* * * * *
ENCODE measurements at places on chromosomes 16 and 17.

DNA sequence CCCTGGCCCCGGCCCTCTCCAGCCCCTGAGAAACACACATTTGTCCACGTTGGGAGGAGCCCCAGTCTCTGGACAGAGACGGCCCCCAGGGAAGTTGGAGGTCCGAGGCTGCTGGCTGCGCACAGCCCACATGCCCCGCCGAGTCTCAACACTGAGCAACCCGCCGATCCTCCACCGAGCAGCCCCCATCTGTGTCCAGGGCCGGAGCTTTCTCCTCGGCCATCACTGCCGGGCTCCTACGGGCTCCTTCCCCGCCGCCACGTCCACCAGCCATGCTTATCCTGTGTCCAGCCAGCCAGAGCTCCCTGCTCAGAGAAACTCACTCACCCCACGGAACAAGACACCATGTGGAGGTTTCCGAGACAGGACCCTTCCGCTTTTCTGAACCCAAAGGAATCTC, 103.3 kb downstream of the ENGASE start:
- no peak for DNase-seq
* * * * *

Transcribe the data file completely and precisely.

ENCODE measurements at places on chromosomes 16 and 17.

DNA sequence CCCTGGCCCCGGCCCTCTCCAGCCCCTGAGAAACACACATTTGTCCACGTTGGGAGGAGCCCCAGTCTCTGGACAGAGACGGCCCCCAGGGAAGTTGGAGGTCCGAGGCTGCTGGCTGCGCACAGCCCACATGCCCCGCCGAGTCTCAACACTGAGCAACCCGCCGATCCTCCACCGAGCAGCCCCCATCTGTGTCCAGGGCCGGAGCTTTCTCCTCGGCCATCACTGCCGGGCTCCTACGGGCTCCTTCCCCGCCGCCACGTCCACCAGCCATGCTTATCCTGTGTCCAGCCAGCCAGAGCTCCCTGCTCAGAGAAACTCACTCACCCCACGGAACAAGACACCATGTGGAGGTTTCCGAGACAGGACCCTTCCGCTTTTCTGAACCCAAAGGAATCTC, 103.3 kb downstream of the ENGASE start:
- no peak for DNase-seq